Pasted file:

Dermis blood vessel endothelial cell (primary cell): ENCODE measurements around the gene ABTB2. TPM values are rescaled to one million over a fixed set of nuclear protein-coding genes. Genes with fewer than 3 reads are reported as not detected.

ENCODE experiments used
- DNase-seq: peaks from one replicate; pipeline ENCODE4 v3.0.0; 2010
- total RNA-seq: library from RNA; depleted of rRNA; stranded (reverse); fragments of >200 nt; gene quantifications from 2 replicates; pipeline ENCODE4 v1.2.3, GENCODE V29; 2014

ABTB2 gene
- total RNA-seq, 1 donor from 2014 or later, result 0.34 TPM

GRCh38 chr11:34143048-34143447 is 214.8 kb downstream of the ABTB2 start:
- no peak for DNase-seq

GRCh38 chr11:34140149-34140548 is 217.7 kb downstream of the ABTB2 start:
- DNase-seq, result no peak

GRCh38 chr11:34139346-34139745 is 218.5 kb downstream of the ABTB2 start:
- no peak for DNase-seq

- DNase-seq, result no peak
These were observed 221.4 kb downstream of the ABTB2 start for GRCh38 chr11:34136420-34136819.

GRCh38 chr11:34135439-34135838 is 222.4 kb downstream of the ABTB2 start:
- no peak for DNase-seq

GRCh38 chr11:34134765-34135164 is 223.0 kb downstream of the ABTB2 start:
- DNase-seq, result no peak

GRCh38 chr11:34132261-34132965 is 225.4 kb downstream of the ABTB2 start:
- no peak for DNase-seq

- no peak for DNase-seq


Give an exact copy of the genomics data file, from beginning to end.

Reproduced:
Dermis blood vessel endothelial cell (primary cell): ENCODE measurements around the gene ABTB2. TPM values are rescaled to one million over a fixed set of nuclear protein-coding genes. Genes with fewer than 3 reads are reported as not detected.

ENCODE experiments used
- DNase-seq: peaks from one replicate; pipeline ENCODE4 v3.0.0; 2010
- total RNA-seq: library from RNA; depleted of rRNA; stranded (reverse); fragments of >200 nt; gene quantifications from 2 replicates; pipeline ENCODE4 v1.2.3, GENCODE V29; 2014

ABTB2 gene
- total RNA-seq, 1 donor from 2014 or later, result 0.34 TPM

GRCh38 chr11:34143048-34143447 is 214.8 kb downstream of the ABTB2 start:
- no peak for DNase-seq

GRCh38 chr11:34140149-34140548 is 217.7 kb downstream of the ABTB2 start:
- DNase-seq, result no peak

GRCh38 chr11:34139346-34139745 is 218.5 kb downstream of the ABTB2 start:
- no peak for DNase-seq

- DNase-seq, result no peak
These were observed 221.4 kb downstream of the ABTB2 start for GRCh38 chr11:34136420-34136819.

GRCh38 chr11:34135439-34135838 is 222.4 kb downstream of the ABTB2 start:
- no peak for DNase-seq

GRCh38 chr11:34134765-34135164 is 223.0 kb downstream of the ABTB2 start:
- DNase-seq, result no peak

GRCh38 chr11:34132261-34132965 is 225.4 kb downstream of the ABTB2 start:
- no peak for DNase-seq

- no peak for DNase-seq